Bengaluru: The Karnataka shutdown on Thursday, which disrupted normal life in cities and towns across the state, ended peacefully barring stray incidents of stone-throwing, burning of tyres to block roads and forcing shops to close, said police.
“The day-long shutdown ended peacefully by evening (6 p.m) though there were attempts to stop train services at Bengaluru and other railway stations in the state,” a top police official told IANS here.
About 100 activists of the Kannada Rakshana Vedike, including its president Narayana Gowda were detained when they attempted to barge into the city railway station to stop train services.
Similar attempts were made at Hubballi, Yadgir and Kalaburgi in the state’s northern districts.
“Tight security and presence of our personnel across the city ensured peaceful shutdown and prevented anti-social elements and miscreants from causing trouble or mischief,” asserted Bengaluru Police Commissioner T. Suneel Kumar.
With buses, trucks, taxis and autos staying away from dawn to dusk, roads in cities were deserted and highways across the state had less vehicular traffic during the day.
“Those who were forcing small shopkeepers and eateries were whisked away and detained during the shutdown and let off later,” added Kumar.
The 12-hour shutdown was observed for getting the Mahadayi river water from neighbouring Goa to meet the drinking needs of the people in Belagavi, Bagalkote, Dharwad and Hubballi districts.
Farmers and pro-Kannada organisations and regional outfits announced the dawn-to-dusk protest seeking Prime Minister Narendra Modi’s intervention to resolve the two-decade-old inter-state water sharing dispute.
The Mahadayi river’s water was needed for drinking and irrigation in the four drought-prone districts of Karnataka, activists said.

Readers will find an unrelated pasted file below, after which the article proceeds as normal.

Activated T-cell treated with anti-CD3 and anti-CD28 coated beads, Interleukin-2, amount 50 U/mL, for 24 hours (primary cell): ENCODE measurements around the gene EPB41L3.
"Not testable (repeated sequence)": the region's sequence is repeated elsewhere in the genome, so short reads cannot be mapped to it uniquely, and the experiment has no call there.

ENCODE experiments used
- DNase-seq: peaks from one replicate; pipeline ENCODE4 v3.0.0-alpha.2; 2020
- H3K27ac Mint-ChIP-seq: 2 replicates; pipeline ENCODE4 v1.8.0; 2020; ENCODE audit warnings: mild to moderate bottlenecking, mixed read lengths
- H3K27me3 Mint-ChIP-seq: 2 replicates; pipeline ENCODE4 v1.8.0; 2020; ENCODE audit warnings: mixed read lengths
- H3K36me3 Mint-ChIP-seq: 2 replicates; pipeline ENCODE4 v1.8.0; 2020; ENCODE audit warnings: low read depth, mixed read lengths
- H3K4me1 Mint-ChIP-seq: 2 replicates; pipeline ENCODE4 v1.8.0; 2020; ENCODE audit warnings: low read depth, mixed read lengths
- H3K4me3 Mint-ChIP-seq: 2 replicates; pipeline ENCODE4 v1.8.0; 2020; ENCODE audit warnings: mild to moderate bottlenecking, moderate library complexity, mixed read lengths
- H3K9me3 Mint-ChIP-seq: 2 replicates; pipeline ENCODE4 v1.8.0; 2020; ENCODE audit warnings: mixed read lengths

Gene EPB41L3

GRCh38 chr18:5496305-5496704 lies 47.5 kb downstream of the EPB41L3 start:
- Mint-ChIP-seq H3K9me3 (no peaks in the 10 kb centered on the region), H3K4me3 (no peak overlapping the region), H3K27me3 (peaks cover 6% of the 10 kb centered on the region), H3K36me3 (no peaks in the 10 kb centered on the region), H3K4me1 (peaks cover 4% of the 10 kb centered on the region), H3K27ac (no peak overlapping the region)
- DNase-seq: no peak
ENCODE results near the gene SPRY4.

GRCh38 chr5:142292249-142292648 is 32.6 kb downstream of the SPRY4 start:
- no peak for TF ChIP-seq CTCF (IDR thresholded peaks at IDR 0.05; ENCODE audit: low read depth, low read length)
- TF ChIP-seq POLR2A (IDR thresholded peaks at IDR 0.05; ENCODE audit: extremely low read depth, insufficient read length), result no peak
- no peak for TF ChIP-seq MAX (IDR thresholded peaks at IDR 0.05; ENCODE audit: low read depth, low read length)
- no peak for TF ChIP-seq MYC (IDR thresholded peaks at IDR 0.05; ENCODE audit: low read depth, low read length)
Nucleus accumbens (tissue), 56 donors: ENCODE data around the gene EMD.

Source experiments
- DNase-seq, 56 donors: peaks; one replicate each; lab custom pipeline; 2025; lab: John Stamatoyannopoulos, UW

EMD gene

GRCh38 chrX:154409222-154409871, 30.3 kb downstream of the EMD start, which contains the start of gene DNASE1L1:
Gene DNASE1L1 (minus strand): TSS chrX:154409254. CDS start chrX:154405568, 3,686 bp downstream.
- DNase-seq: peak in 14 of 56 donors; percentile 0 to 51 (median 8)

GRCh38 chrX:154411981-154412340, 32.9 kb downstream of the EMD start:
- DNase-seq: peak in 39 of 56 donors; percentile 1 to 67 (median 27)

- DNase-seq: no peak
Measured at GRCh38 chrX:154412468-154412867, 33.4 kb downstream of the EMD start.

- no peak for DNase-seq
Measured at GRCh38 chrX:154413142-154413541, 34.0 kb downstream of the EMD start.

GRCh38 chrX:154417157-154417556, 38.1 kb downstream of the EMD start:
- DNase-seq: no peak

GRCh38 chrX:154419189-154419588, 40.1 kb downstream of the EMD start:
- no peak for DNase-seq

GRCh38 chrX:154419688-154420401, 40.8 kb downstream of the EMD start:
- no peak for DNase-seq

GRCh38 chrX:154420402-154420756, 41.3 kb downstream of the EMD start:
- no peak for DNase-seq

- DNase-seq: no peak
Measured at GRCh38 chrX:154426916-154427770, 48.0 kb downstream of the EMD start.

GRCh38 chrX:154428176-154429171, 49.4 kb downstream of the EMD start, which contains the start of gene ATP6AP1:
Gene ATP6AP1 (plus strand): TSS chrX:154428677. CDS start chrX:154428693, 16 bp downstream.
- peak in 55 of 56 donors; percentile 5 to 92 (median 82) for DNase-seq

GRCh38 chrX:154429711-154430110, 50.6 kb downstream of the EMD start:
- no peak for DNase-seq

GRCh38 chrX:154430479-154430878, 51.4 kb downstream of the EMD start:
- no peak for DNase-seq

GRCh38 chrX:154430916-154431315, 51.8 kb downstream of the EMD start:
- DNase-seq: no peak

Schools, colleges, offices, hotels, malls, markets and theatres remained closed in most of the cities and towns across the city.
The shutdown also logged out India’s tech hub with global software majors Infosys, Wipro and multinationals suspending their operations for the day and make up for the loss by asking its techies to work on Saturday.
Although the shutdown did not affect train and flight operations in Bengaluru, hundreds of passengers were stranded at railway stations and the airport in the absence of state-owned and private buses and taxis.
The few three-wheelers plying in Bengaluru fleeced passengers.
Heavy rush of commuters was witnessed at all the stations of Bengaluru Metro which operated the service on the east-west and north-south corridors.
Though government offices and banks remained open, attendance was thin as employees were unable to commute from their homes in the absence of public and private transport.
Essential services like hospitals, supply of milk, sale of vegetables and fruits and medical shops were available to avoid inconvenience to the public.
The 77-km Mahadayi or Mandovi river originates at Bhimgad in the Western Ghats in Belagavi district and flows into neighbouring Goa, eventually joining the Arabian Sea.
Though the river runs 29 km in Karnataka and 52 km in Goa, its catchment area is spread over 2,032 km in the southern state as against 1,580 km in Goa.
Karnataka has been asking Goa since 2001 to release 7.6 thousand million cubic feet of the river water to meet the drinking needs of its people in the drought-prone districts and irrigating the farmlands.
Karnataka plans to build two canals at Kalasa and Banduri, which are the tributaries of the river in the state, to divert and supply the water to the four districts.
The Mahadayi Water Disputes Tribunal, headed by J.N. Panchal, on July 28, 2016 rejected Karnataka’s petition for releasing the water, citing various grounds including ecological damage the twin canal projects might cause.